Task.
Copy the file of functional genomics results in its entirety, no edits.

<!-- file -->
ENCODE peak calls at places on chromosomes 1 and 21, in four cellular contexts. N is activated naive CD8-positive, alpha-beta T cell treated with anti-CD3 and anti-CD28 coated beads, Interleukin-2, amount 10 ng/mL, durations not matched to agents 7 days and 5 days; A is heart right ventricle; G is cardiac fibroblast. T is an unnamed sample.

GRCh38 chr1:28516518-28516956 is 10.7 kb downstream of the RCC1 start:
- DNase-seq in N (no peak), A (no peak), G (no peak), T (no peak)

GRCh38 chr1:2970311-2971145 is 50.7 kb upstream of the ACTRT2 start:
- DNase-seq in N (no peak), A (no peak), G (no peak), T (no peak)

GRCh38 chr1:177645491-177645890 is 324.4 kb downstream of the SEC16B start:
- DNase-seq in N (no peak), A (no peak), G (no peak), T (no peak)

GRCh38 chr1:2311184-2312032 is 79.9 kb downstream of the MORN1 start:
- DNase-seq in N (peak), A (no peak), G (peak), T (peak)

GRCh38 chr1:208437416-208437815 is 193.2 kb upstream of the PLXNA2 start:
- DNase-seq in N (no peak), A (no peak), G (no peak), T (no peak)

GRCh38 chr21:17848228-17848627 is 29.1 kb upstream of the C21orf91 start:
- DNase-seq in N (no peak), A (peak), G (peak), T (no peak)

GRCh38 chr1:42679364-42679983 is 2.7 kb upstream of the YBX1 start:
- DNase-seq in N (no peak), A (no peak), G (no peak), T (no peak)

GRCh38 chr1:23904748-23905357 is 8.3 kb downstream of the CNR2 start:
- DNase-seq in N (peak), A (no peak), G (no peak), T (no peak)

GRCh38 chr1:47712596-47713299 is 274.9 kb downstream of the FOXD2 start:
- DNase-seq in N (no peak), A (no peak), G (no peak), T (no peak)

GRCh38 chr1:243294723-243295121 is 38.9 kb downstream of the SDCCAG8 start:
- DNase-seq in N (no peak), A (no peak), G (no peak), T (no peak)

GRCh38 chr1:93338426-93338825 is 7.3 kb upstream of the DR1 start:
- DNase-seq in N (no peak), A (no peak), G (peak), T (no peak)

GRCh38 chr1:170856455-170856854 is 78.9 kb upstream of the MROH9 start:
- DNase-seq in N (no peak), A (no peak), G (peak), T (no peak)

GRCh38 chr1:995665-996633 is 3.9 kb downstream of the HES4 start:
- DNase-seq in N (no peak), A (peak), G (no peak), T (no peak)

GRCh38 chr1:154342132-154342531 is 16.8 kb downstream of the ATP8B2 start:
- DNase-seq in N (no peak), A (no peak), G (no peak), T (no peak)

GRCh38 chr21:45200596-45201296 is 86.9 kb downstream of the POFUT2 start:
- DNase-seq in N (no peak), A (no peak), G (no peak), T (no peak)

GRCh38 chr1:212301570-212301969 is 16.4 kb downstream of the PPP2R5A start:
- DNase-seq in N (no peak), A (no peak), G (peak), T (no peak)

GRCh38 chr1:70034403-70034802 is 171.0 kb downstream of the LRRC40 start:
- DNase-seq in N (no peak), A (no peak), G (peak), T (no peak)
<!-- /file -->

ENCODE peak calls at places on chromosomes 1 and 21, in four cellular contexts. N is activated naive CD8-positive, alpha-beta T cell treated with anti-CD3 and anti-CD28 coated beads, Interleukin-2, amount 10 ng/mL, durations not matched to agents 7 days and 5 days; A is heart right ventricle; G is cardiac fibroblast. T is an unnamed sample.

GRCh38 chr1:28516518-28516956 is 10.7 kb downstream of the RCC1 start:
- DNase-seq in N (no peak), A (no peak), G (no peak), T (no peak)

GRCh38 chr1:2970311-2971145 is 50.7 kb upstream of the ACTRT2 start:
- DNase-seq in N (no peak), A (no peak), G (no peak), T (no peak)

GRCh38 chr1:177645491-177645890 is 324.4 kb downstream of the SEC16B start:
- DNase-seq in N (no peak), A (no peak), G (no peak), T (no peak)

GRCh38 chr1:2311184-2312032 is 79.9 kb downstream of the MORN1 start:
- DNase-seq in N (peak), A (no peak), G (peak), T (peak)

GRCh38 chr1:208437416-208437815 is 193.2 kb upstream of the PLXNA2 start:
- DNase-seq in N (no peak), A (no peak), G (no peak), T (no peak)

GRCh38 chr21:17848228-17848627 is 29.1 kb upstream of the C21orf91 start:
- DNase-seq in N (no peak), A (peak), G (peak), T (no peak)

GRCh38 chr1:42679364-42679983 is 2.7 kb upstream of the YBX1 start:
- DNase-seq in N (no peak), A (no peak), G (no peak), T (no peak)

GRCh38 chr1:23904748-23905357 is 8.3 kb downstream of the CNR2 start:
- DNase-seq in N (peak), A (no peak), G (no peak), T (no peak)

GRCh38 chr1:47712596-47713299 is 274.9 kb downstream of the FOXD2 start:
- DNase-seq in N (no peak), A (no peak), G (no peak), T (no peak)

GRCh38 chr1:243294723-243295121 is 38.9 kb downstream of the SDCCAG8 start:
- DNase-seq in N (no peak), A (no peak), G (no peak), T (no peak)

GRCh38 chr1:93338426-93338825 is 7.3 kb upstream of the DR1 start:
- DNase-seq in N (no peak), A (no peak), G (peak), T (no peak)

GRCh38 chr1:170856455-170856854 is 78.9 kb upstream of the MROH9 start:
- DNase-seq in N (no peak), A (no peak), G (peak), T (no peak)

GRCh38 chr1:995665-996633 is 3.9 kb downstream of the HES4 start:
- DNase-seq in N (no peak), A (peak), G (no peak), T (no peak)

GRCh38 chr1:154342132-154342531 is 16.8 kb downstream of the ATP8B2 start:
- DNase-seq in N (no peak), A (no peak), G (no peak), T (no peak)

GRCh38 chr21:45200596-45201296 is 86.9 kb downstream of the POFUT2 start:
- DNase-seq in N (no peak), A (no peak), G (no peak), T (no peak)

GRCh38 chr1:212301570-212301969 is 16.4 kb downstream of the PPP2R5A start:
- DNase-seq in N (no peak), A (no peak), G (peak), T (no peak)

GRCh38 chr1:70034403-70034802 is 171.0 kb downstream of the LRRC40 start:
- DNase-seq in N (no peak), A (no peak), G (peak), T (no peak)